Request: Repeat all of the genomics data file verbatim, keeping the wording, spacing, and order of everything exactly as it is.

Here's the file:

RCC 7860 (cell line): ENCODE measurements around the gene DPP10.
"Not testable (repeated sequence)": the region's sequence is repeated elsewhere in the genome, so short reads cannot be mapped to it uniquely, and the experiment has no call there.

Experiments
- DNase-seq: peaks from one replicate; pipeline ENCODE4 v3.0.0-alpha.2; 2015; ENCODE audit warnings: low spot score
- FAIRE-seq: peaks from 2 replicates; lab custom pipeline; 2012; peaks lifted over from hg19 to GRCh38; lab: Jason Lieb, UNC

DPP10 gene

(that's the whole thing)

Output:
RCC 7860 (cell line): ENCODE measurements around the gene DPP10.
"Not testable (repeated sequence)": the region's sequence is repeated elsewhere in the genome, so short reads cannot be mapped to it uniquely, and the experiment has no call there.

Experiments
- DNase-seq: peaks from one replicate; pipeline ENCODE4 v3.0.0-alpha.2; 2015; ENCODE audit warnings: low spot score
- FAIRE-seq: peaks from 2 replicates; lab custom pipeline; 2012; peaks lifted over from hg19 to GRCh38; lab: Jason Lieb, UNC

DPP10 gene